Root Beer Floats by: Matthew Kinney
Root Beer Floats
By: Matthew Kinney
There are certain things that you can look back at and laugh about, especially later on down the road. The story I am about to relate is one of them. Before I get too in depth, however, realize that I was a first time dad and had no prior experience with pregnancy or childbirth.
The summer before my daughter was born was coming to an end. Leaves were changing, the air was gaining a wintery bite; my wife was clearly getting more pregnant by the day. All in all, I was very pleased with myself. Our baby was healthy, growing and very active. I was hanging out with my wife, one night, and she gets that look on her face. That look that just tells you that something is going to happen. She looks over at me and says, “I have a craving.” I smile, knowing that this was coming, and ask her what it was. She said that she wanted a root beer float. I checked the kitchen and told her we didn’t have the needed supplies to make them good and proper – root beer, vanilla ice cream, Hershey’s syrup & I wanted to go extravagant enough to include maraschino cherries and crushed peanuts. Despite this, however, I told her that I’d be willing to walk to the store and get everything. I opted to walk because our car, at the time, was out of commission. She told me I was sweet, but said that it was too much trouble for just a random craving.
I insisted that she let me go to the store and get everything that I listed. Once again, she refused to let me. Finally, in a flash of defiance, I grabbed up my wallet, clothes, got dressed and sprinted out the door. I got no further than twenty feet from the door and my cell goes off - text alert. She’s telling me to come back in, that there’s no need for me to go. I just reply with a smiley face and keep going. The store is no less than a mile from our house. It is well past midnight and it’s cold. Despite all of these deterrents, I was more than willing to get my lovely wife what she desired.
I get about a half of a mile away from the house and the wind picks up. Not bothering to notice, I soldier on. At about a quarter of a mile from the store, I notice that the moonlight that was shining down was now gone. I get to the store, shop for what I need to make my wife the perfect root beer float, even adding a jar of caramel drizzle. I get to the cashier stand and check out, absolutely pleased as punch with myself.
As I exit the store and get midway through the parking lot, I hear a roaring crack of thunder and that was about all the warning I got before the sky just opened up and poured down rain. I sighed, resigned myself to the fact that the weather couldn’t be controlled and pressed on. Unfortunately, for me, the rain was just as persistent as I was. Also, so was the wind. So not only am I carrying several bags of groceries, but I am soaked from head to toe. I tell myself that it cannot possibly get much worse than this. As a word of advice, never, ever, tell yourself that. As I trudged up the hill that had not seemed such a steep grade on the way down, I watch as traffic passes me by. I should’ve watched more carefully, though, because a huge truck roared past me and drenched me with water and street sludge from about the neck down.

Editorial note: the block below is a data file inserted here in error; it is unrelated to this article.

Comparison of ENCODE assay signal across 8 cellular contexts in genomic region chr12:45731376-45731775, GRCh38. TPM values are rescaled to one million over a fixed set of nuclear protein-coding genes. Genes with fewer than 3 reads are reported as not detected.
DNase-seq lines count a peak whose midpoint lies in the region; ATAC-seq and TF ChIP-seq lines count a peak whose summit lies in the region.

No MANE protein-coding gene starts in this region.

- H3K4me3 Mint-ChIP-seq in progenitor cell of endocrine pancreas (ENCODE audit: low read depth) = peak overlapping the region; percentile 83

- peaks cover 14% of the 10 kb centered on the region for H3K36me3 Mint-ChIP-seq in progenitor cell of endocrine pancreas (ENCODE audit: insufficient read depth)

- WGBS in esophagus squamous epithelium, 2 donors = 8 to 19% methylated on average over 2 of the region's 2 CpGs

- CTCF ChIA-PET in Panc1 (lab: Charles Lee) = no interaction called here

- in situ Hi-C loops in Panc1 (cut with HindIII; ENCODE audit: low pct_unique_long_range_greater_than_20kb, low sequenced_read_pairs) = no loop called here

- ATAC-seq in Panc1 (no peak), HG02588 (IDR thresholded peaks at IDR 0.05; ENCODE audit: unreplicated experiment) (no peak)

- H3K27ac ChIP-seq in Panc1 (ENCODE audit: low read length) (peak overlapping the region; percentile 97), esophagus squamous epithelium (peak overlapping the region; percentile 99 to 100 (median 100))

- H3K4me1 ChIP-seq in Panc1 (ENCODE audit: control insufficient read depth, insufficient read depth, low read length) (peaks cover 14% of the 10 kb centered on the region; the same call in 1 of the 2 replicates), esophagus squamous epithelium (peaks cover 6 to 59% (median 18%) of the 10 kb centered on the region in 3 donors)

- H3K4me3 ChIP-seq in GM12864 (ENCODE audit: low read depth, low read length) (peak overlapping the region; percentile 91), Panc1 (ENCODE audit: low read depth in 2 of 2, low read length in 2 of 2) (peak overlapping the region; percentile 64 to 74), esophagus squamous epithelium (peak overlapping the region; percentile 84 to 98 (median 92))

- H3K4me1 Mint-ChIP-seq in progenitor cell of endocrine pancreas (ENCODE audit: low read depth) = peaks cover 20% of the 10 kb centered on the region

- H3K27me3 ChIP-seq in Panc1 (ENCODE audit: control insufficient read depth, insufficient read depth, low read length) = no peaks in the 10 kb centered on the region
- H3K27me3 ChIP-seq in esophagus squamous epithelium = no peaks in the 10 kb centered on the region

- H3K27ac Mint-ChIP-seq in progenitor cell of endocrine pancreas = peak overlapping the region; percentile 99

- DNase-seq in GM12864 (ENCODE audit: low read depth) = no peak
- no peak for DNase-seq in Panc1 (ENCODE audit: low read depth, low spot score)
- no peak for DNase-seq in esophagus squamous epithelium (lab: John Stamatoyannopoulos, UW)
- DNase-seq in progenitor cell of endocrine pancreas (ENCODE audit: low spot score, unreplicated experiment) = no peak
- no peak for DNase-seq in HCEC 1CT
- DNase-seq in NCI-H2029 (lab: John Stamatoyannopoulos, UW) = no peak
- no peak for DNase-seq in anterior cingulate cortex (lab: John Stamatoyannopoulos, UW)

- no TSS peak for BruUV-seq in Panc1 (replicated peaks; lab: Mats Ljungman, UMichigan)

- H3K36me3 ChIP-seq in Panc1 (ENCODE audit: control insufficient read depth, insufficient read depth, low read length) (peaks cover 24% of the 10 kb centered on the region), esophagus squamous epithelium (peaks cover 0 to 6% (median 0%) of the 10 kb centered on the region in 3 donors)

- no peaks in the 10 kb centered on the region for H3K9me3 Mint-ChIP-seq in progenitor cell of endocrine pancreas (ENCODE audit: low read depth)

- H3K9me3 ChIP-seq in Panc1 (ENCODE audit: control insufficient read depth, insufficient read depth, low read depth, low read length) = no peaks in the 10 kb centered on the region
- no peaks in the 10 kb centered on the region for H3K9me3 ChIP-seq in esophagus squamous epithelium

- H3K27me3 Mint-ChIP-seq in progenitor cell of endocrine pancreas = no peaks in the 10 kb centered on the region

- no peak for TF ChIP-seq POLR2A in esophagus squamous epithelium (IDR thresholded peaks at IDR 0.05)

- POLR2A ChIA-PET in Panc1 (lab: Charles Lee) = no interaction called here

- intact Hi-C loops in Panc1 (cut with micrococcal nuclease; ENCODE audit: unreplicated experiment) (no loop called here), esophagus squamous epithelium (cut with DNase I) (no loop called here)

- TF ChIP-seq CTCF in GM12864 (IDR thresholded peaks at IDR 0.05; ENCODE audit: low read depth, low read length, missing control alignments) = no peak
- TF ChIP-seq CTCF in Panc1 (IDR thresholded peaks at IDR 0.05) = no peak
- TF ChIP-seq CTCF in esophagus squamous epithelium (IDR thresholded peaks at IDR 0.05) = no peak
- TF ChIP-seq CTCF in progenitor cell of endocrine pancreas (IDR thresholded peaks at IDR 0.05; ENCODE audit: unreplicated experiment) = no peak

Now thoroughly agitated, I press on towards home. My earlier mood of being happy that I could cater to my wife’s cravings had quite honestly vanished. I was cold, wet, miserable and I was certainly going to tell my wife all about how I went through icy rain and blustering winds just to bring her a root beer float. I enter the apartment complex where we lived and, for the first time on this return trip, I felt a glimmer of relief. It was almost over. I ascend the stairs towards our apartment and look down, by chance, to notice that the bag with the two liter of root beer in it had ripped open. Almost as if in slow motion, I look back down the stairs to notice it tumbling down the stairs. With a few colorful adjectives, I set down what I was carrying to chase after the errant bottle. It rolls almost to the curb and stops just on the edge of the sidewalk. As I bend down to pick it up, a car zooms past, hitting a puddle and I get a second drenching.
Cursing, sputtering, I head back up the stairs, retrieve the groceries, and go to our apartment. I get inside to find my wife on the couch. She looks at me with a mixture of shock, amusement and bewilderment. I lift everything up and say, “Well, here’s everything we need!” She replies, “Welcome home, hun, but you look a mess!” I tell her about the journey I had, she laughs at the drenching parts, tells me to go shower and get warmed up. I do so, forgetting to tell her about the bounced bottle of soda. About a few minutes into my shower, I hear a godawful shriek and bolt out to see what was wrong.
The root beer bottle exploded the instant she tried to open it. There was root beer everywhere. There’s a few seconds of stunned silence that pass. She looks at me and is, apparently amused by the look on my face and I am highly amused to see her, and our kitchen, covered in root beer. The combined amusement gave us both a fit of the giggles. Looking back on the entire thing, now, is still a laugh riot and will certainly be a story I tell our children when they grow up.
See the rest of the Pregnancy and Children Short Stories